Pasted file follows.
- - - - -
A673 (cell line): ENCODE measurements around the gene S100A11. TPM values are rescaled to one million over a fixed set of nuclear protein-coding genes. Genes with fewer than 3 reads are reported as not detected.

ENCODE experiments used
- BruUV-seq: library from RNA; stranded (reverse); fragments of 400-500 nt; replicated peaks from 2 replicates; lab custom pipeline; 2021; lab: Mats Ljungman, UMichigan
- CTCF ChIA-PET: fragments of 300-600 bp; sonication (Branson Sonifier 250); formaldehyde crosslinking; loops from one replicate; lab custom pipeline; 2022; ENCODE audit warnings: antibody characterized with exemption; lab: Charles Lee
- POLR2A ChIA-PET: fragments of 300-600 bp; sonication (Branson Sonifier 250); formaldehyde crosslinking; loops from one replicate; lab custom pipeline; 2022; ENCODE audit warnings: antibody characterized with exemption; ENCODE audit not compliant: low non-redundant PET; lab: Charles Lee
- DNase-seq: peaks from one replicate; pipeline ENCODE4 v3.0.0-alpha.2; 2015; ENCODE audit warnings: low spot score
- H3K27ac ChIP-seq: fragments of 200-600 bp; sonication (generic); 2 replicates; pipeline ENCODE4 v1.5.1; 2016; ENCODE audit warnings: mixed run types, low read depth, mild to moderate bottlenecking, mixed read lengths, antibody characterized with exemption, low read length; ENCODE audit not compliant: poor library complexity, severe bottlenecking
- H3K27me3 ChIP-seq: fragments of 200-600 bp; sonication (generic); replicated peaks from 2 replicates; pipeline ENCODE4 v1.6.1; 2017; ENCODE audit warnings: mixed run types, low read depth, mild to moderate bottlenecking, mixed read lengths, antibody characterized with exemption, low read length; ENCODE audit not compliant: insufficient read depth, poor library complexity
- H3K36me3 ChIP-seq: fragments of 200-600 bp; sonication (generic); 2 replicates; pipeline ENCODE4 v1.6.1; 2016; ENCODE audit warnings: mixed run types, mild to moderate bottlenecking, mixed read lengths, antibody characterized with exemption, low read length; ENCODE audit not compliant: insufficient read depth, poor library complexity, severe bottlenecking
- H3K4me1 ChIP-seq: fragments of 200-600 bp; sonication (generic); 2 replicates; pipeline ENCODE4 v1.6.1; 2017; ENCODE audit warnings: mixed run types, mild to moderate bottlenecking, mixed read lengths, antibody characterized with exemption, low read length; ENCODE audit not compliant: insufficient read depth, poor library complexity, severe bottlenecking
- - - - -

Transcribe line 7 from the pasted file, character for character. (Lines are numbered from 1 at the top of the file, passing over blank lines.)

- H3K27ac ChIP-seq: fragments of 200-600 bp; sonication (generic); 2 replicates; pipeline ENCODE4 v1.5.1; 2016; ENCODE audit warnings: mixed run types, low read depth, mild to moderate bottlenecking, mixed read lengths, antibody characterized with exemption, low read length; ENCODE audit not compliant: poor library complexity, severe bottlenecking